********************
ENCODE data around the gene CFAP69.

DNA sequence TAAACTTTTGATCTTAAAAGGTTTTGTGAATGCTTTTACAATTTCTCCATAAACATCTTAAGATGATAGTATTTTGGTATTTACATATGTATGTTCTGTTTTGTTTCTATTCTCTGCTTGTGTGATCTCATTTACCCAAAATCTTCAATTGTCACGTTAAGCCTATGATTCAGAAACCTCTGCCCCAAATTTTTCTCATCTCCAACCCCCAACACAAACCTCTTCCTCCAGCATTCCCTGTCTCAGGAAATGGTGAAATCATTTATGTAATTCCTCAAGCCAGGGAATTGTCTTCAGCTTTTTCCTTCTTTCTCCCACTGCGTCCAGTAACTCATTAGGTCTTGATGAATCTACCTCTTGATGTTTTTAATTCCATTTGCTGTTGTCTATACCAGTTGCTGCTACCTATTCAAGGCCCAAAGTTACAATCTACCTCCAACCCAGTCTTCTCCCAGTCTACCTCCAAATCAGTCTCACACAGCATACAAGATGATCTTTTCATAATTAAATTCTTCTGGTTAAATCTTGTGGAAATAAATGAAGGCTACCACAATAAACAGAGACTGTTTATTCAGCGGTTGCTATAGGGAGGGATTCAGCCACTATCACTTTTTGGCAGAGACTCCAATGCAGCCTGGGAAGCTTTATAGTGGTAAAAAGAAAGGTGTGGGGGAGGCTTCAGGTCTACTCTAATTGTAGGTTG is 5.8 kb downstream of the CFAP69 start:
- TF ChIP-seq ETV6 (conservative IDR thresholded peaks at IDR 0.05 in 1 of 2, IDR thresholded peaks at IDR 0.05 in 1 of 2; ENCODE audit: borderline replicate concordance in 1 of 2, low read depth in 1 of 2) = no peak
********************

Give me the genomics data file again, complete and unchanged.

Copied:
ENCODE data around the gene CFAP69.

DNA sequence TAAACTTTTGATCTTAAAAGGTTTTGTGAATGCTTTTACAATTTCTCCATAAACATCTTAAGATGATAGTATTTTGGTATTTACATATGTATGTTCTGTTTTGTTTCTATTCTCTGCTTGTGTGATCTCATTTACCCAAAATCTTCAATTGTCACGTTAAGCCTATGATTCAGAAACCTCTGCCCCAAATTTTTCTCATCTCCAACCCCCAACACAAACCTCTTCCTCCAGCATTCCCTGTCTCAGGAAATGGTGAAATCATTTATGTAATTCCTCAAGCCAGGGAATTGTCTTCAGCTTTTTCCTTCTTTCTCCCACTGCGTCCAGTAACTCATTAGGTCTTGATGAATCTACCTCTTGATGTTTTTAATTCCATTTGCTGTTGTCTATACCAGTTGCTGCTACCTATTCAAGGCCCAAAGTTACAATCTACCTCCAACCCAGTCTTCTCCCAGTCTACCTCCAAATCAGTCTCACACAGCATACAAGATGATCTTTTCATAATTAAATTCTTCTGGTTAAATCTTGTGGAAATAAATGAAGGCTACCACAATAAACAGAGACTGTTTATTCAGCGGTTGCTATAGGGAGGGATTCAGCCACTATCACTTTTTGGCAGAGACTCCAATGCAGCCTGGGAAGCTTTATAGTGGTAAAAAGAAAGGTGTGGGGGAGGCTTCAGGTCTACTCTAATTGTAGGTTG is 5.8 kb downstream of the CFAP69 start:
- TF ChIP-seq ETV6 (conservative IDR thresholded peaks at IDR 0.05 in 1 of 2, IDR thresholded peaks at IDR 0.05 in 1 of 2; ENCODE audit: borderline replicate concordance in 1 of 2, low read depth in 1 of 2) = no peak